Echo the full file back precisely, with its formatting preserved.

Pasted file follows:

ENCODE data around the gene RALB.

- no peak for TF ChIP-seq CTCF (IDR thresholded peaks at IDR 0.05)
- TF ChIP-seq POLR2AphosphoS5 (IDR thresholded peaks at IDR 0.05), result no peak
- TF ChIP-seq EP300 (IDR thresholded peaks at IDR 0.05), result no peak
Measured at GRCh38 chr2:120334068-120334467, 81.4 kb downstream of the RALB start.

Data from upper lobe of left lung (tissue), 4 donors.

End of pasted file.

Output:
ENCODE data around the gene RALB.

- no peak for TF ChIP-seq CTCF (IDR thresholded peaks at IDR 0.05)
- TF ChIP-seq POLR2AphosphoS5 (IDR thresholded peaks at IDR 0.05), result no peak
- TF ChIP-seq EP300 (IDR thresholded peaks at IDR 0.05), result no peak
Measured at GRCh38 chr2:120334068-120334467, 81.4 kb downstream of the RALB start.

Data from upper lobe of left lung (tissue), 4 donors.